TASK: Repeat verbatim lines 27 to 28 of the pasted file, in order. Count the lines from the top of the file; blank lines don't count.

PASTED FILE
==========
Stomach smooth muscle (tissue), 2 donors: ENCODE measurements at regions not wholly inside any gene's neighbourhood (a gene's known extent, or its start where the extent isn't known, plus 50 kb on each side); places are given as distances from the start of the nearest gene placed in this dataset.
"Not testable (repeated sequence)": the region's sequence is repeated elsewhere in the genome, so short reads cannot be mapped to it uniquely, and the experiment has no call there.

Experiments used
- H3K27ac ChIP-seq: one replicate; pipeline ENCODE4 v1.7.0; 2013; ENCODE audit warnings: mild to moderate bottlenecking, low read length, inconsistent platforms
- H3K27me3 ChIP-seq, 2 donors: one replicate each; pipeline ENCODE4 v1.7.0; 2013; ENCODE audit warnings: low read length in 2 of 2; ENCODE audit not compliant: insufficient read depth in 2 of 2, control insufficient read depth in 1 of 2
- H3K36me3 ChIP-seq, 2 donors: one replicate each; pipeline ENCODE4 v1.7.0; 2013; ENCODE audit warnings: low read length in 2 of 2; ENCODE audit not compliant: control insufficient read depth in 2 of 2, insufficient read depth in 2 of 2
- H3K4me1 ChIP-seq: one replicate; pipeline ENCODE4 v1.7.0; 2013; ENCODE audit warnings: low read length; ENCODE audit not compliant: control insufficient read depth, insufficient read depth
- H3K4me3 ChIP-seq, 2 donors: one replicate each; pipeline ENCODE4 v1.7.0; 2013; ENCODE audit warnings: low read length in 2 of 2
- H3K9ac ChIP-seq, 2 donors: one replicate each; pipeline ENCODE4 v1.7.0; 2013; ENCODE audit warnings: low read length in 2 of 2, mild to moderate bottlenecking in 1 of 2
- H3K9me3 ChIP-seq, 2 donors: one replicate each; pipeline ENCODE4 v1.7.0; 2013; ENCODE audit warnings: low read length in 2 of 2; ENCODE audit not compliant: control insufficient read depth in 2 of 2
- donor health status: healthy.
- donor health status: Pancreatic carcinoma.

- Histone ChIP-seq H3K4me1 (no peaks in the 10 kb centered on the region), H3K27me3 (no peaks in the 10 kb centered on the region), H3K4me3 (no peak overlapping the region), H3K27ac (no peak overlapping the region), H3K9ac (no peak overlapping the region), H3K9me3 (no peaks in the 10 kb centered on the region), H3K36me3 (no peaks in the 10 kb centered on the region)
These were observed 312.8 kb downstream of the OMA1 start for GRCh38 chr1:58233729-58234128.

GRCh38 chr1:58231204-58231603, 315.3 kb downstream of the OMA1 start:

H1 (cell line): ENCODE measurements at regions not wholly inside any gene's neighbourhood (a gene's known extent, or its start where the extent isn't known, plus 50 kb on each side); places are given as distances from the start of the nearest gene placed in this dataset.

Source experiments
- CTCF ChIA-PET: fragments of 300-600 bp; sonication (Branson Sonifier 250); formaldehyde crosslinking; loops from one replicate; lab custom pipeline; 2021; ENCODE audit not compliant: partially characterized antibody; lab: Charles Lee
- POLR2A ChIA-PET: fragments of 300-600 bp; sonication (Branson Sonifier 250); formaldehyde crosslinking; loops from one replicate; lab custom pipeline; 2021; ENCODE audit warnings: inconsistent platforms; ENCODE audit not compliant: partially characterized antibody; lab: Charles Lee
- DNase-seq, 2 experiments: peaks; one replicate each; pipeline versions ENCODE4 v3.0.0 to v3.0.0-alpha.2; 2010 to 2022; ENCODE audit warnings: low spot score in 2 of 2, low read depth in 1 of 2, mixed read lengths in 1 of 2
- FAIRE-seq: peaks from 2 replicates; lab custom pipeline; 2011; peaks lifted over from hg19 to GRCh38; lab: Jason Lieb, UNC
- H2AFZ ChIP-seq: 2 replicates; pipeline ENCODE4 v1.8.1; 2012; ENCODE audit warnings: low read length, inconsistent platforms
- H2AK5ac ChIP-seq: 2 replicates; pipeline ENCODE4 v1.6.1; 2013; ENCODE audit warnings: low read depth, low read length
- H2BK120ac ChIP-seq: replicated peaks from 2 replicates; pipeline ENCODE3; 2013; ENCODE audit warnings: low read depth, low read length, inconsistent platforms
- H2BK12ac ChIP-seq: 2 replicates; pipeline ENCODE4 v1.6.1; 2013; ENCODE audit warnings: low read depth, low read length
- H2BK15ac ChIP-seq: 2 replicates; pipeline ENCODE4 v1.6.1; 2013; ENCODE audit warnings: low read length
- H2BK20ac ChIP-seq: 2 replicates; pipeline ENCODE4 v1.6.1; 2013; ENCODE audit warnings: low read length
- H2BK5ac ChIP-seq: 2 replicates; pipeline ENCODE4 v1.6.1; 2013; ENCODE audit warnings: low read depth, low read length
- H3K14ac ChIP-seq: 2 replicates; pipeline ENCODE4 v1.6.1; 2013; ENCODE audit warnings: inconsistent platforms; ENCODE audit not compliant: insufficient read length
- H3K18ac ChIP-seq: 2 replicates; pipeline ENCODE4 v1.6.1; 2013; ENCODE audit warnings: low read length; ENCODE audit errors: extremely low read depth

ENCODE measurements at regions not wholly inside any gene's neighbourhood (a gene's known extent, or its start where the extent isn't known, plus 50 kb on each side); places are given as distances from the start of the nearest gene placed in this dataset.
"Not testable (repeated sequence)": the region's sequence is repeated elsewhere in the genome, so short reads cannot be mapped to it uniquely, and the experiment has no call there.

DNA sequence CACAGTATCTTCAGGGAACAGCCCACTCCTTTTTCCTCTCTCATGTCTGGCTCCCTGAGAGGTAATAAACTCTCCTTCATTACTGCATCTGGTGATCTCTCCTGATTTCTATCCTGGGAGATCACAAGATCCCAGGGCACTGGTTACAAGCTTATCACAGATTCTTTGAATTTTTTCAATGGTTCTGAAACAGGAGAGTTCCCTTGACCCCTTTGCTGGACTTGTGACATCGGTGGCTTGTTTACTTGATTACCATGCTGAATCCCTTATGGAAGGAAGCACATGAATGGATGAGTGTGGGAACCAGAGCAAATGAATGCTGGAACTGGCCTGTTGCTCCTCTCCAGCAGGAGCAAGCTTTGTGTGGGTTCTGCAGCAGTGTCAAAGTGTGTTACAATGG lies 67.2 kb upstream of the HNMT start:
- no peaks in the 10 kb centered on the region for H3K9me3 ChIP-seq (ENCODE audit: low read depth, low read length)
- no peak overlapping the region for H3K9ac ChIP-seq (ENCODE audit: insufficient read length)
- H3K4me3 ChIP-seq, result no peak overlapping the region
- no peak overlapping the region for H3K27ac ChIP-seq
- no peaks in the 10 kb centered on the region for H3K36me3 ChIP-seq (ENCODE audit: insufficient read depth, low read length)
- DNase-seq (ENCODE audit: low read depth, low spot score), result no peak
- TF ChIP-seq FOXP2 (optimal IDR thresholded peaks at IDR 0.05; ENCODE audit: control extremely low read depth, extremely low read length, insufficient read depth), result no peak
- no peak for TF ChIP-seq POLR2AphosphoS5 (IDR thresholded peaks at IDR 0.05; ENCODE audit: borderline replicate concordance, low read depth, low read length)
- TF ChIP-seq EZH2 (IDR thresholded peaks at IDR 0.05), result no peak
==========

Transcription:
- H2BK20ac ChIP-seq: 2 replicates; pipeline ENCODE4 v1.6.1; 2013; ENCODE audit warnings: low read length
- H2BK5ac ChIP-seq: 2 replicates; pipeline ENCODE4 v1.6.1; 2013; ENCODE audit warnings: low read depth, low read length